With the permission of the house, I should like to conclude what I have to say of Lord Bennett at this time by reading to hon. members two of the last letters exchanged between us. They relate to his relinquishment of the leadership of his party, and of active participation in Canadian politics. I like to recall at this time the sentiments which these communications express. They will, I need scarcely say, ever be deeply cherished.

The first communication is one from myself to Lord Bennett. It is dated Laurier House, Ottawa, March 6, 1938, and is as follows: Laurier House, Ottawa, March 6, 1938.

Dear Mr. Bennett:

Please permit me to say that I was not a little pained when I received the word that because of the impairment of your heart, you have found it necessary to relinquish the leadership of your party, and that you will be doing so before another session of parliament.

Next to yourself, I am in a better position than anyone else to know the tax upon one's health and strength which leadership of a political party occasions. I have often marvelled that you have found it possible to do what you have, and maintain your strength to the degree you have. I know how deeply you will feel giving up parliamentary duties, even for the sake of your health; perhaps I should say, particularly because of your health. In this decision which has become imperative, I should like you to know that you have my sincere and understanding sympathy.

I can only express the hope that release from some of the exacting burdens you have borne may serve to restore your health and to increase and prolong the enjoyment of your days as well as afford opportunities of public service in other ways, which otherwise might be denied.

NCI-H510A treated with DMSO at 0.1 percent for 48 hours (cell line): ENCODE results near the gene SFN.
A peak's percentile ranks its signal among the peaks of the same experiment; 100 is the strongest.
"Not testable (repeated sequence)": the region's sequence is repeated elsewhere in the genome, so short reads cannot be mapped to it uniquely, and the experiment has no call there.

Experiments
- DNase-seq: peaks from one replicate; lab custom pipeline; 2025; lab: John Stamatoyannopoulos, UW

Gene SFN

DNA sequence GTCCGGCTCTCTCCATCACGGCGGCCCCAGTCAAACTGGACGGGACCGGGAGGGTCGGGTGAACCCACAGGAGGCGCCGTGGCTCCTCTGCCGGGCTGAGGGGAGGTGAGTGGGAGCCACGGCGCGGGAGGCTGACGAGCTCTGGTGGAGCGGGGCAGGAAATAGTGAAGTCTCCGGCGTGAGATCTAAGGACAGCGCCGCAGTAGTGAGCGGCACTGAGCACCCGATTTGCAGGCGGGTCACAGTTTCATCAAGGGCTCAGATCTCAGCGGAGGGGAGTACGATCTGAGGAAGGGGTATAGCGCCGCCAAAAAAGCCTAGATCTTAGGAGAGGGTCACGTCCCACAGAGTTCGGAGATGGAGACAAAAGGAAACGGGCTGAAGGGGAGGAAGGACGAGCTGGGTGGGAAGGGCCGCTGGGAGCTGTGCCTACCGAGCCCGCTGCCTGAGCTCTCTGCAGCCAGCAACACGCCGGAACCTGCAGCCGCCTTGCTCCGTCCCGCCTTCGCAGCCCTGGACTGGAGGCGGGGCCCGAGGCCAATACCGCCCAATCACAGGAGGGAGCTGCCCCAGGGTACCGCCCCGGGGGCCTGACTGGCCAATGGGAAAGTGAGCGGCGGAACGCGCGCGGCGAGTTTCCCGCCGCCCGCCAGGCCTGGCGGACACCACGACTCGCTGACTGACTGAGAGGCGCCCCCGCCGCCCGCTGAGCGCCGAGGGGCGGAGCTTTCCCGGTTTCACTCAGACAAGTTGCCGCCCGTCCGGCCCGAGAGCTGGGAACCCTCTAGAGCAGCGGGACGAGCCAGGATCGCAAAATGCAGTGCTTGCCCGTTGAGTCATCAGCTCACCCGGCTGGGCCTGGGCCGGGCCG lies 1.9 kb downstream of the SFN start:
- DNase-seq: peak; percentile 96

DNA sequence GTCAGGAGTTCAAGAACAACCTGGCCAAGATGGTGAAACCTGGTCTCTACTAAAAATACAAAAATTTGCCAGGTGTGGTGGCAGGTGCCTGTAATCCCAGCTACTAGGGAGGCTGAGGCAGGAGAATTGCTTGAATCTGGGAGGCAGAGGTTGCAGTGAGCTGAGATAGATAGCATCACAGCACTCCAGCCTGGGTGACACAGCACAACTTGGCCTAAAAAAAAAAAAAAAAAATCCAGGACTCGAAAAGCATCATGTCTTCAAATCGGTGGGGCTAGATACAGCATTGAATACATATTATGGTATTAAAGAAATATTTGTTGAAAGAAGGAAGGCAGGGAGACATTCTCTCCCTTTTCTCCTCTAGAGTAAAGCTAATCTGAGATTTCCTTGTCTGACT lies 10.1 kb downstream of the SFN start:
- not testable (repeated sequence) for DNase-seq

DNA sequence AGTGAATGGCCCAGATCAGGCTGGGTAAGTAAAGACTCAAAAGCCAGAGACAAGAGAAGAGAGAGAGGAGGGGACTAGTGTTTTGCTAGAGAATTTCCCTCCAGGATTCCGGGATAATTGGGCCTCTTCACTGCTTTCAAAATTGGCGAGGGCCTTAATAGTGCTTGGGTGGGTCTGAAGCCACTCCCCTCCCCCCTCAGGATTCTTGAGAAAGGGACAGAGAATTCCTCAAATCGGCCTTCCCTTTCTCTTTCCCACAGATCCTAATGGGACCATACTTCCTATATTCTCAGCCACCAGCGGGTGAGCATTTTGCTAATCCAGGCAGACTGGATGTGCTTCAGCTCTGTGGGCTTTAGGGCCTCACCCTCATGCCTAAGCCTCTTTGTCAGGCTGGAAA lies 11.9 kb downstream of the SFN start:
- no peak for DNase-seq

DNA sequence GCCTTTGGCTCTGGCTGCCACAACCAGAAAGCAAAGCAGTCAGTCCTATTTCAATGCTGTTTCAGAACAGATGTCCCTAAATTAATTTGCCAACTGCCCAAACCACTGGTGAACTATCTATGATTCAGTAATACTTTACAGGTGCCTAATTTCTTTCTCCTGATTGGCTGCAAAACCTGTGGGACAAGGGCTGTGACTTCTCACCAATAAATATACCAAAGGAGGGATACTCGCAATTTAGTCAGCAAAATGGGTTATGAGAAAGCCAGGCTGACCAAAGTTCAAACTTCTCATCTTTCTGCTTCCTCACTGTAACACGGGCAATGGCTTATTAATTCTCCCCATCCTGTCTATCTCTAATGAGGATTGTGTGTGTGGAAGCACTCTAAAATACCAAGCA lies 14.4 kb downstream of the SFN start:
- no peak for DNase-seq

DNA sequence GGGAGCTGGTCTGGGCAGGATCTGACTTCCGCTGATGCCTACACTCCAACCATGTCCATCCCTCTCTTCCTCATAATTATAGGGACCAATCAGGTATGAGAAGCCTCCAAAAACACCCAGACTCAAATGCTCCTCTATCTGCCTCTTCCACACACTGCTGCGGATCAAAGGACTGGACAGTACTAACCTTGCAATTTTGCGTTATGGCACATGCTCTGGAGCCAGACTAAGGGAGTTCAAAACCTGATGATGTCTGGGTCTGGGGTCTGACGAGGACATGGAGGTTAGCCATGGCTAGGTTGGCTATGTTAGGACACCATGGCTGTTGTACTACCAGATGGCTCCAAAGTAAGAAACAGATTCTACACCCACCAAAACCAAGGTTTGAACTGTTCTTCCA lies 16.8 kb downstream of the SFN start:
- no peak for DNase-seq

With kind personal regards,

Believe me,

Yours very sincerely,

(iSgd.) W. L. Mackenzie King.

The Right Honourable R. B. Bennett, P.C., M.P., Leader of the Opposition,

Chateau Laurier,


To that letter I received the following reply from Mr. Bennett as he was then addressed:

House of Commons Canada

Leader of the Opposition

Monday, 7 March, 1938. My dear Prime Minister:

It is difficult to express in writing my very sincere appreciation of your courtesy and sympathetic understanding in writing me your note of yesterday.


Of course I dislike giving up. Anyone who has been through the political campaigns 1 have participated in would dislike abandoning the field. But I could not think of going through a general election and our friends must prepare. My general health has been excellent, but the doctors tell me that my heart condition which was apparently only temporary has become permanent. The impairment is not necessarily suddenly fatal but if not carefully looked after may result in permanent invalidism.

Perhaps I may be able to find some useful work to do that will not involve too much strain. At any rate I shall try. But in the remaining years, few or many, I shall not forget your note.

I wish I had been able to so conduct the affairs of the country from 1930 to 1935 as to have escaped some of the violence of the opposition of your party; I might not have found myself so worn at the end of my term of office. But that is past history. I do hope that you have no such experience as I have had and in health and strength you may be able to discharge your duties and responsibilities.

With grateful appreciation of your note and the kind thought that inspired it, I am,

Yours sincerely,

R. B. Bennett.

The iRight Honourable

W. L. Mackenzie King, P.C., M.P., LL.D., &c., Prime Minister.